October 1, 2012

Cincinnati, New Orleans & Texas Pacific Railway Company v. Guinn, Pulaski, 1915

Cincinnati, New Orleans & Texas Pacific Railway Company v. Guinn.


163 Ky. 157; 173 S.W. 357; 1915 Ky. LEXIS 198

February 25, 1915, Decided

PRIOR HISTORY:  [***1]  Appeal from Pulaski Circuit Court. 

DISPOSITION: Judgment affirmed.

COUNSEL: JOHN GALVIN and O. H. WADDLE & SONS for appellant.





 [*158]   [**358]  OPINION OF THE COURT BY JUDGE CARROLL--Affirming.

This appeal is prosecuted from a judgment obtained by the appellee Guinn against the appellant railway company in an action in the Pulaski Circuit Court to recover damages for personal injuries. The injury complained of happened in this way: The appellee was a member of a working crew in charge of a foreman named Haynes. At the time of his injury appellee was holding an iron rod which, after being heated in a wood fire near-by, was placed on an anvil so that the ends might be formed into the desired shape by a heavy hammer which was being used by the foreman, Haynes. The rod was new, but the hammer and anvil were both in a very dilapidated condition, and while Haynes was striking the rod a small piece or sliver from either the anvil or hammer struck appellee in the right eye, destroying entirely the sight of that eye.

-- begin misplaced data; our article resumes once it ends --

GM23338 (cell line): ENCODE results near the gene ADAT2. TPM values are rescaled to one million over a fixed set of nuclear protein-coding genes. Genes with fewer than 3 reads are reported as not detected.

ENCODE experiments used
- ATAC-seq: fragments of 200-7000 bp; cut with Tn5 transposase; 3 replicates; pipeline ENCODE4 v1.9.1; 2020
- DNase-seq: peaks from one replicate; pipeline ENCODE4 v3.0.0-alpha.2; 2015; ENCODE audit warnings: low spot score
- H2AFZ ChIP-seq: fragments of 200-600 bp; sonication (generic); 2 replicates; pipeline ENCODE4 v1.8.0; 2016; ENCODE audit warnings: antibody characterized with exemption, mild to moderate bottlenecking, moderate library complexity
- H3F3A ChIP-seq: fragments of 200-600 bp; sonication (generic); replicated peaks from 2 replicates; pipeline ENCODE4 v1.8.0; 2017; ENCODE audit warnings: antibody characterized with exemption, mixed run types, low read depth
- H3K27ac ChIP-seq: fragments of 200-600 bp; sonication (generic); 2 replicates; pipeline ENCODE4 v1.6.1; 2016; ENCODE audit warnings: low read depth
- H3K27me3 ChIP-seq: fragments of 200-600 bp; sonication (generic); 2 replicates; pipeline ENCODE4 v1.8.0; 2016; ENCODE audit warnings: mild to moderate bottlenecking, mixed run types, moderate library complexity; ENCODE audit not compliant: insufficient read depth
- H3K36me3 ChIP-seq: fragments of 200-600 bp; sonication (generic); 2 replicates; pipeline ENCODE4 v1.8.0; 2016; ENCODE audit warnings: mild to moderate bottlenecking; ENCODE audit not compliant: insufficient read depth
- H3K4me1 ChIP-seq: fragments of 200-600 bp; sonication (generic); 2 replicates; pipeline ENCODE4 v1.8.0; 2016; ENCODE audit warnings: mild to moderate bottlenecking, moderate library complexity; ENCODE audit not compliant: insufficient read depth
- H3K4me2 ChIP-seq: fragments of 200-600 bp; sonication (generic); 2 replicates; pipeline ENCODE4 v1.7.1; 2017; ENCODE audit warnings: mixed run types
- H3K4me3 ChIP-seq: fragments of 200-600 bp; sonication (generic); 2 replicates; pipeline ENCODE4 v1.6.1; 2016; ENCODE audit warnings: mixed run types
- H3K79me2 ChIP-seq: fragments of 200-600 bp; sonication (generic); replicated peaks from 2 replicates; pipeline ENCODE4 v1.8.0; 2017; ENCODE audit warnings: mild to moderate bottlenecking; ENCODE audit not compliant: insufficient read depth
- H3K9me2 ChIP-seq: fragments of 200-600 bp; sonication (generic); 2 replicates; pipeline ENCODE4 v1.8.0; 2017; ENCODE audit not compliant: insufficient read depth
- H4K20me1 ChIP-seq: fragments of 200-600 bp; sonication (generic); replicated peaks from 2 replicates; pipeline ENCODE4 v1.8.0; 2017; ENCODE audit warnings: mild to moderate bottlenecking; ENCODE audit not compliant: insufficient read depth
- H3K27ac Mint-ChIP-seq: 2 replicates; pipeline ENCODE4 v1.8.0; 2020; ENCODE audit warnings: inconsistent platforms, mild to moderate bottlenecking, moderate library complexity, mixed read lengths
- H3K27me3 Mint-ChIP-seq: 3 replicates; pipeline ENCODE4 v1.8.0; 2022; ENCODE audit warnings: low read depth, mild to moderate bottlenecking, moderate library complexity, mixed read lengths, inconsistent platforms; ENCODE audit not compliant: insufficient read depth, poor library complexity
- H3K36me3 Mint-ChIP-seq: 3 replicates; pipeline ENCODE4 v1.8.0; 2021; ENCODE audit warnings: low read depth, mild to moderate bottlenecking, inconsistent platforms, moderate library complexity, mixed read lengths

On this appeal it is urgently insisted that the request of the [***2]  railway company for a directed verdict in the  [*159]  trial court should have been sustained: first, because the case falls within the simple tool rule obtaining in this State; and, second, because if the anvil and hammer were unsafe and defective, this fact was so open and obvious that appellee could not escape knowledge of their condition and by continuing in the work assumed the risk of the accident.

Putting appellee's evidence in narrative form, he said that he did not know where the anvil and hammer came from and he had never used either of them or seen them used previous to the day he was injured. That his business was working in concrete, but his foreman had directed him to assist in connecting some iron rods, and he was holding the iron rod on the anvil after it had been heated, while his foreman was striking it with the hammer. That he had held two rods while links had been formed on the ends of them in the manner stated, and was holding the third when the accident happened. That he had never assisted in work of this kind before and did not know anything about the habit of chips flying from anvils or hammers; that the rod he was holding had just come from the factory [***3]  and was free from scales or rust, and he knew that the sliver that hit him came from the hammer or anvil and not the rod because of its shape, color and general appearance. That the foreman had charge of the anvil and hammer and it was no part of his duty to make any examination of them, and he did not do so, although he was standing close enough to see their condition.